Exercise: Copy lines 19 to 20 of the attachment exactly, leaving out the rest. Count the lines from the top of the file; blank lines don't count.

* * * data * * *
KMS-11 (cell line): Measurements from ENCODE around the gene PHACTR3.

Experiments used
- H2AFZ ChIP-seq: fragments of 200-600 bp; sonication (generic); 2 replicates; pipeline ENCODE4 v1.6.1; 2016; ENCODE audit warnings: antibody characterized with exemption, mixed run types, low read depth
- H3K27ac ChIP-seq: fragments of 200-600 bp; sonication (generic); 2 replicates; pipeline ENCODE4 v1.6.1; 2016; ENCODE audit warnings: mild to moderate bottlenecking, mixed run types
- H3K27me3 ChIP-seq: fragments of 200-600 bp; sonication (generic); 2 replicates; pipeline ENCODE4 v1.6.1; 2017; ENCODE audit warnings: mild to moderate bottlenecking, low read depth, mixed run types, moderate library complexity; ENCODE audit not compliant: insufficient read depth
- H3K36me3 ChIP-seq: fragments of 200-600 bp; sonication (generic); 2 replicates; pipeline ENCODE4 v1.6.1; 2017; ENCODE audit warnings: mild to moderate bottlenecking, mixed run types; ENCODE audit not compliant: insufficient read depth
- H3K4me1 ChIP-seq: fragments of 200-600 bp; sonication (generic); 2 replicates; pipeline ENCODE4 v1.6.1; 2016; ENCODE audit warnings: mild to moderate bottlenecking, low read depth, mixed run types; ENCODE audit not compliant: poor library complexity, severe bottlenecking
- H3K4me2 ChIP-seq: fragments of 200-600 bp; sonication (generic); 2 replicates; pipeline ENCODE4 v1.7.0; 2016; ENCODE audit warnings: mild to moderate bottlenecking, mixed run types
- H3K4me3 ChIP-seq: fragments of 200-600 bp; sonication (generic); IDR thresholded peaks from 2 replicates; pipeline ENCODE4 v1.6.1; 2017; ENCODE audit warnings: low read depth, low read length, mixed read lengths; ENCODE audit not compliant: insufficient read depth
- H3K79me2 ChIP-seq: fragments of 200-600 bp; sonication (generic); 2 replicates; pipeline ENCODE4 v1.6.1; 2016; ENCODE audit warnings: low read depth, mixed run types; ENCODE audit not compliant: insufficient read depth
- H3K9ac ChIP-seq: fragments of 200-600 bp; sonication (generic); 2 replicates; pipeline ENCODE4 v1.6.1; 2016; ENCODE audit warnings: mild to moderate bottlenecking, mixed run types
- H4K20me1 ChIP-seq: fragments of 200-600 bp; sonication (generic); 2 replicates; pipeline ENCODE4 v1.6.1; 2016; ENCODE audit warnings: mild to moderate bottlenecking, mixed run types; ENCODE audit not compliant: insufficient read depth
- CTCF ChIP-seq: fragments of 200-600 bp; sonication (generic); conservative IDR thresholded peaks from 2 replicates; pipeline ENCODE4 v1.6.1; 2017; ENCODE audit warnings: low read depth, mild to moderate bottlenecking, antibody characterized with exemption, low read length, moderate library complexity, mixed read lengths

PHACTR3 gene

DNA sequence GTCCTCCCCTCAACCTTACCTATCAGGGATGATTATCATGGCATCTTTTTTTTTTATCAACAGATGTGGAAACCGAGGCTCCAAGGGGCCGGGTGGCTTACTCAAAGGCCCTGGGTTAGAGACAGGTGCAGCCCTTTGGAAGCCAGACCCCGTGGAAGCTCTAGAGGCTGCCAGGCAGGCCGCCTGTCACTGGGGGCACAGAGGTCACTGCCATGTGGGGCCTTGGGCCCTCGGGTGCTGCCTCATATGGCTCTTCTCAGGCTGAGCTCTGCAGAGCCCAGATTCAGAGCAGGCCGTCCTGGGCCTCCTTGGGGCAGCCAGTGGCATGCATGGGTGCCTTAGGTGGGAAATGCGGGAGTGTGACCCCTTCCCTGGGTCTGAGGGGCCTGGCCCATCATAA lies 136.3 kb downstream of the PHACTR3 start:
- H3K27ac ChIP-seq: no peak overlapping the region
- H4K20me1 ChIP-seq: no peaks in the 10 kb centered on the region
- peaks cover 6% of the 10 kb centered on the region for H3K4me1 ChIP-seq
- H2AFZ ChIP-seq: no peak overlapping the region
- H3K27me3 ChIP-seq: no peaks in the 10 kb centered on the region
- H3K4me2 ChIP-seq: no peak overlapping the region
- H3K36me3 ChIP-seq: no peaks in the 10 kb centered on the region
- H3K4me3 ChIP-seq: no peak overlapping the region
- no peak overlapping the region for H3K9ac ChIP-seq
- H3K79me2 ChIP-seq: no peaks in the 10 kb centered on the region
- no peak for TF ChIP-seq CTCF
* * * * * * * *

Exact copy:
- H2AFZ ChIP-seq: no peak overlapping the region
- H3K27me3 ChIP-seq: no peaks in the 10 kb centered on the region